A hairless fox sneaks across a grass field near Eagleridge Drive last week. Hairless foxes were blamed for the killing of about 50 cats five years ago. Residents have reported seeing the animals again in recent weeks.
Steamboat Springs Is your cat safe?
A Steamboat Springs resident recently reported seeing an animal similar to ones blamed for the disappearance of about 50 local felines five years ago.
Joanna Wragg, who spends summers in Steamboat and winters in Miami, snapped a photo of a hairless fox from her deck looking across Eagleridge Drive toward Burgess Creek Road on Thursday. But Wragg said she first saw a group of five hairless foxes a couple of weeks before at the top of Eagleridge near Mount Werner Circle.
"There were four rolling in the grass like puppies," she said. ": The adult in the middle of the road actually stopped traffic. There were three cars waiting in the road. This woman eased forward and said, 'What on earth is that?' I said, 'I don't know. I've never seen it before.' The guy in the car behind me said, 'That's a hairless fox.'"
Steamboat Springs Police Capt. Joel Rae said Monday that the department hasn't received any reports recently about hairless foxes killing pets like it did four to five years ago. But Rae added that he saw one, and it exhibited behavior typical of foxes in the area.
"We don't have any information that they're threatening pets or people at this time," he said. ": It's certainly not something we're concerned about at this time, based on the information we have."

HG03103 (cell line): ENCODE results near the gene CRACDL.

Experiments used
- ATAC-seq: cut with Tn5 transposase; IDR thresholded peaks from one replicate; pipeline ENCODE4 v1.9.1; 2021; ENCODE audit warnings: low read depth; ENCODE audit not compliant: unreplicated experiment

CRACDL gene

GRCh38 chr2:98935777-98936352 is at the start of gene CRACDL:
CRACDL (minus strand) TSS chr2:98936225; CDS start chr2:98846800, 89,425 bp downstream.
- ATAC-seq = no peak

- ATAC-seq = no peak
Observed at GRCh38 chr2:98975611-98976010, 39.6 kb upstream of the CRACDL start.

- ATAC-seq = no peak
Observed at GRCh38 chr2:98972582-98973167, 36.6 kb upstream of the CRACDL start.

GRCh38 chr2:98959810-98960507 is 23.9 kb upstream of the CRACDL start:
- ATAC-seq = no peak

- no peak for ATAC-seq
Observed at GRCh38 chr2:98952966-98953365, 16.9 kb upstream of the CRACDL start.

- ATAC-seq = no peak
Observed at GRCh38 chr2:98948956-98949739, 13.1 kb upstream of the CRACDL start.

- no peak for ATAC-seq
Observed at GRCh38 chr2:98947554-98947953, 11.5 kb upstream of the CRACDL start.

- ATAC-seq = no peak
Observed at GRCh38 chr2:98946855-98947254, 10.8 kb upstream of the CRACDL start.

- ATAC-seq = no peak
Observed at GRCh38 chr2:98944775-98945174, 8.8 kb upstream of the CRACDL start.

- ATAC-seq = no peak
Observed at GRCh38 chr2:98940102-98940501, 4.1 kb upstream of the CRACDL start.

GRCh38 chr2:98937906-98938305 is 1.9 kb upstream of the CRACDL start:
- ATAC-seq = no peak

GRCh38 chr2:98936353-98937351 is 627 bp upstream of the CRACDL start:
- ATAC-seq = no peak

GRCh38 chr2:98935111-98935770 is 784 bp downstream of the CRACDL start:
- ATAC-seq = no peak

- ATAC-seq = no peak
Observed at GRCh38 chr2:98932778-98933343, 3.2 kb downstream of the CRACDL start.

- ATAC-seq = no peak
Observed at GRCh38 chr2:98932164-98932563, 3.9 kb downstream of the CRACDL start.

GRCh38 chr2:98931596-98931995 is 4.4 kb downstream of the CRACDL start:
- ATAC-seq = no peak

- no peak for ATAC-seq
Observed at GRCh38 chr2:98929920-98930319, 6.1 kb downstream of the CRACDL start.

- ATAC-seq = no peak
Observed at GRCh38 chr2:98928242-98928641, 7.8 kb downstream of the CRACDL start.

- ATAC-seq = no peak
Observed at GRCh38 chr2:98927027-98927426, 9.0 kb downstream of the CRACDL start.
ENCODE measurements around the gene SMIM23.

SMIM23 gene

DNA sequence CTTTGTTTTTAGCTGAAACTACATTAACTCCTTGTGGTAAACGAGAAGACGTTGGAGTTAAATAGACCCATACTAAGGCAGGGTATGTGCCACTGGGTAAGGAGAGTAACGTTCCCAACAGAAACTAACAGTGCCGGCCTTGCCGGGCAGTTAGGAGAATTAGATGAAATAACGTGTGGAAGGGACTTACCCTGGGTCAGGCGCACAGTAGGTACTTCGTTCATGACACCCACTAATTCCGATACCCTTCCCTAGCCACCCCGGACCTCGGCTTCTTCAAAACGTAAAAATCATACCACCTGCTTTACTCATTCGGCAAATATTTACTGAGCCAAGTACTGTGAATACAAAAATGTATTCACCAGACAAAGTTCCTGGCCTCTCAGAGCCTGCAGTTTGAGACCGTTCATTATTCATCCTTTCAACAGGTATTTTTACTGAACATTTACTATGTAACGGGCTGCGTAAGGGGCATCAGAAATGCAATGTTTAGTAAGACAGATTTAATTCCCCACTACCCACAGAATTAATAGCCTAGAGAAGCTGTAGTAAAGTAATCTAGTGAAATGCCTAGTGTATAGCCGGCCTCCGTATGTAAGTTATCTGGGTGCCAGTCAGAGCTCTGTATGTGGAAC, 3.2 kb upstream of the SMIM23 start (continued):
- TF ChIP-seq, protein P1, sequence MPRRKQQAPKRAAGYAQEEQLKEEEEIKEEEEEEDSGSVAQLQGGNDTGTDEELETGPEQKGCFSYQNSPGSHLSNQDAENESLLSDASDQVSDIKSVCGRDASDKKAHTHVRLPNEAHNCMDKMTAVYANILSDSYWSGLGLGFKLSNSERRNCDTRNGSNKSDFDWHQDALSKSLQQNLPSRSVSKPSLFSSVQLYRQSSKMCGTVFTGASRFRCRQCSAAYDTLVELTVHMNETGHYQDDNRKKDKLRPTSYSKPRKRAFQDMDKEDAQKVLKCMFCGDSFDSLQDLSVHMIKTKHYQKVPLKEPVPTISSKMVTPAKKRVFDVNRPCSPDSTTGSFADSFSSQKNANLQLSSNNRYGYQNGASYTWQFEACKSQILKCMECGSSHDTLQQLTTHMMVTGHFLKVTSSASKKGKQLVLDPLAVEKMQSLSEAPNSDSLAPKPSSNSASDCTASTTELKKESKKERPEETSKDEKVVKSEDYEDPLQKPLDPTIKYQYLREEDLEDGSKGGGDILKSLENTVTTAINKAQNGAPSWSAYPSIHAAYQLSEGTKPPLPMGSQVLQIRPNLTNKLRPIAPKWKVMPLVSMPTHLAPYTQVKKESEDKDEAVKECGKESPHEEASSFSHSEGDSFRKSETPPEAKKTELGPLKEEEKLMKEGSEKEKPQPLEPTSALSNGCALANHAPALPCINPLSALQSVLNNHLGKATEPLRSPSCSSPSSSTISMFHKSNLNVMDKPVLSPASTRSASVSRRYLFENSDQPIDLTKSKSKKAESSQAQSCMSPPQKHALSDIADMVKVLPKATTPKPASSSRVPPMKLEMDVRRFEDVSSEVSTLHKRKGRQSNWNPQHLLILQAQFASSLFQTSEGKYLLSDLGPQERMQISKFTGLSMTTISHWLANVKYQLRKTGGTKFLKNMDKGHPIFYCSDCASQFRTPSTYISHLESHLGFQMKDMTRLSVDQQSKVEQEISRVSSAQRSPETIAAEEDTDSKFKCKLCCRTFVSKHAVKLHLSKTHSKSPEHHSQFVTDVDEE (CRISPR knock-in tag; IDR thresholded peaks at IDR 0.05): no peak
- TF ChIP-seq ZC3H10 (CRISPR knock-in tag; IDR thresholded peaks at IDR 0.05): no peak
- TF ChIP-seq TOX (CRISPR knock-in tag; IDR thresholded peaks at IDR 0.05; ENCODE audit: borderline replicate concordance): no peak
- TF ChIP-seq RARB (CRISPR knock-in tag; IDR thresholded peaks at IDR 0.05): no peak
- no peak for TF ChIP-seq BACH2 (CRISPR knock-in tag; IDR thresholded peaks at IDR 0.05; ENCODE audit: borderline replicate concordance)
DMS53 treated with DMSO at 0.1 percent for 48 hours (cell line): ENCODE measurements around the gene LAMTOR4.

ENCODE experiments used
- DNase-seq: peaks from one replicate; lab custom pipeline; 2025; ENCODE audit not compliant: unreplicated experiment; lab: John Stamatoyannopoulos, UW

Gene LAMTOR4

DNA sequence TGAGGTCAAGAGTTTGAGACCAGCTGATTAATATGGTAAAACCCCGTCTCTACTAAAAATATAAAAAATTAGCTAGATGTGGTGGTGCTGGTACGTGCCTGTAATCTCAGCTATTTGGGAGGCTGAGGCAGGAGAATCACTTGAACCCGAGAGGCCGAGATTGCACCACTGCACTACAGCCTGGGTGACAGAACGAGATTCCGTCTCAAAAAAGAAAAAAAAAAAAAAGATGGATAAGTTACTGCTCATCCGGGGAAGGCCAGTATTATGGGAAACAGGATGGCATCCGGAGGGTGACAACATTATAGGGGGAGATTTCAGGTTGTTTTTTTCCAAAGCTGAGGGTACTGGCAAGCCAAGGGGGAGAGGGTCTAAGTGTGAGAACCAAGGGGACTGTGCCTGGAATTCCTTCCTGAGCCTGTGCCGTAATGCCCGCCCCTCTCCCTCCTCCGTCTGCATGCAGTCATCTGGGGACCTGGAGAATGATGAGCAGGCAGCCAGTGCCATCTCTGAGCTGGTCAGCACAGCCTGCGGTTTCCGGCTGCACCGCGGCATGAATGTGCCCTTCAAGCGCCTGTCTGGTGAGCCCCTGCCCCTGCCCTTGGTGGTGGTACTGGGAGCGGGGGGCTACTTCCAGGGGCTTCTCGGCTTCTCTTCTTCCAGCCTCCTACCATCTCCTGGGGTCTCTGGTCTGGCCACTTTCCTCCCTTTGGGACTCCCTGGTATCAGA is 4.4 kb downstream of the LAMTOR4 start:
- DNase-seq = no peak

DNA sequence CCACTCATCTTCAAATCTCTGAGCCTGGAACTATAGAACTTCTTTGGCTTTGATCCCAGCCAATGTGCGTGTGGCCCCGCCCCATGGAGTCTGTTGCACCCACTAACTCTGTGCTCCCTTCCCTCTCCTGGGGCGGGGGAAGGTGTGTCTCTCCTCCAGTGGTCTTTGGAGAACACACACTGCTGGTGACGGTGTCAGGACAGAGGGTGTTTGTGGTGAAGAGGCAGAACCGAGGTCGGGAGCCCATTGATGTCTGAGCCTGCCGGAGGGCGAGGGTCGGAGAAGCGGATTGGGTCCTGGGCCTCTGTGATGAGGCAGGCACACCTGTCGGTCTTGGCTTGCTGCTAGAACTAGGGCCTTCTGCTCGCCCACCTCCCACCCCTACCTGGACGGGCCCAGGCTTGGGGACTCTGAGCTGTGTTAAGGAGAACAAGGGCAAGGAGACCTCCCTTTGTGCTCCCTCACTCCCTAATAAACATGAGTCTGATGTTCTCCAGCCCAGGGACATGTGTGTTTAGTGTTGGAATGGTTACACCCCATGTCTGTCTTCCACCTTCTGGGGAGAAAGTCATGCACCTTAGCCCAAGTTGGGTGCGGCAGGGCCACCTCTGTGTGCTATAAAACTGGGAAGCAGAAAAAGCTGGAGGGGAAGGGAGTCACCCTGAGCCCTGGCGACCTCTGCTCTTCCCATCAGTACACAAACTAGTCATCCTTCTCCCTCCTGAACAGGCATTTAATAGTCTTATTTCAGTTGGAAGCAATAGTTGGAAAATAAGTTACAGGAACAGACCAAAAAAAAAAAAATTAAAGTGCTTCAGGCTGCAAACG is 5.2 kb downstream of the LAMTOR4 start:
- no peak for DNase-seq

In late 2004, a hairless fox - or foxes - was linked to reports of missing cats in Steamboat. A Division of Wildlife official said then that she thought the fox had a skin disease that resulted in hair loss. The official said because of that lack of fur, the hairless fox had to eat "constantly to sustain itself."
Law enforcement officers that year were told to destroy hairless foxes, if it could be done safely, after one bit a Steamboat resident who was trying to rescue his cat.
Just days after issuing the order to kill the animal in September 2005, a Steamboat Springs Police Department officer shot one of the foxes after it stole a burrito from a pickup truck in a parking lot at the southeast corner of Village Drive and Walton Creek Road.
At the time, police thought the fox was the same one that bit the man trying to save his cat because it was shot only a block away from where that incident occurred. They also thought then that more hairless foxes lurked throughout Steamboat.
Rae said that if his department receives reports that the hairless foxes are endangering people or animals, a similar order could be made to kill or trap the animals so they can be removed from town.